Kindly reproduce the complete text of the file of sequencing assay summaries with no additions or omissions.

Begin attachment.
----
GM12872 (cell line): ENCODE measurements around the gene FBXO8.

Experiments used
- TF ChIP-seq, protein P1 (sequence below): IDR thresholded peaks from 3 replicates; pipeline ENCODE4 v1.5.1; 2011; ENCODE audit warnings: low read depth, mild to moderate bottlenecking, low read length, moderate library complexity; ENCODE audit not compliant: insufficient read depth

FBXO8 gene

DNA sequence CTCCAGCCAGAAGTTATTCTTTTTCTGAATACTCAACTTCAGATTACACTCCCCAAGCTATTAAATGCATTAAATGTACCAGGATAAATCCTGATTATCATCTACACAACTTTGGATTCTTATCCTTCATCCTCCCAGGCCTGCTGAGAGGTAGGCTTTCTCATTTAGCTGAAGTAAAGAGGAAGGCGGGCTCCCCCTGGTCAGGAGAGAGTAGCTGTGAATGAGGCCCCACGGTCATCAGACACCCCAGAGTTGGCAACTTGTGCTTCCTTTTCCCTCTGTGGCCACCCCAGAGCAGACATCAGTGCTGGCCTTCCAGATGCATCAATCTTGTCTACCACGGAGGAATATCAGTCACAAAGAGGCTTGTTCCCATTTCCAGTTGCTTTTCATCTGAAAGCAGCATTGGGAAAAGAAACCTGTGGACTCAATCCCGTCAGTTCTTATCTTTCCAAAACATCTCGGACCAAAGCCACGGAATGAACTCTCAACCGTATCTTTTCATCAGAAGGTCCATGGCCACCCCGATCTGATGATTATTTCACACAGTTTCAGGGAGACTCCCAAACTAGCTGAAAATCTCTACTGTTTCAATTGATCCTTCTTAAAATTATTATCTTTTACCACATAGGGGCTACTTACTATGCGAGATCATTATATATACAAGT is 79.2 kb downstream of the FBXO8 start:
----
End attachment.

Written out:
GM12872 (cell line): ENCODE measurements around the gene FBXO8.

Experiments used
- TF ChIP-seq, protein P1 (sequence below): IDR thresholded peaks from 3 replicates; pipeline ENCODE4 v1.5.1; 2011; ENCODE audit warnings: low read depth, mild to moderate bottlenecking, low read length, moderate library complexity; ENCODE audit not compliant: insufficient read depth

FBXO8 gene

DNA sequence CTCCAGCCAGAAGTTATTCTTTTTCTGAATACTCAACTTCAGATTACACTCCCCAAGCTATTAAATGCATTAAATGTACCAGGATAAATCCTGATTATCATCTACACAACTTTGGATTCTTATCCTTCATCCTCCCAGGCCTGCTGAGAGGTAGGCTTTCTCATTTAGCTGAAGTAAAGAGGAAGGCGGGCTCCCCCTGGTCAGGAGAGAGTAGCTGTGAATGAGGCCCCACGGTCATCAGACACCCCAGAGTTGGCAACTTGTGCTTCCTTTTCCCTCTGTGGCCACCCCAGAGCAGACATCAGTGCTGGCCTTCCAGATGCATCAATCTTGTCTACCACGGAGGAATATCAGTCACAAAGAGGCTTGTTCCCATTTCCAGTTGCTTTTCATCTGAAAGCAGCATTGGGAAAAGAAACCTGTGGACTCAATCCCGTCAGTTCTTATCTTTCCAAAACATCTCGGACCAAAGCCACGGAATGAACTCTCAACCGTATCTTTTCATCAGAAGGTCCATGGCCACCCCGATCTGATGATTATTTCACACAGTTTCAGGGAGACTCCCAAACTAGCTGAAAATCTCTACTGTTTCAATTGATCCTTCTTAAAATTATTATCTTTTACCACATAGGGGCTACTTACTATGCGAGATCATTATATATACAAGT is 79.2 kb downstream of the FBXO8 start: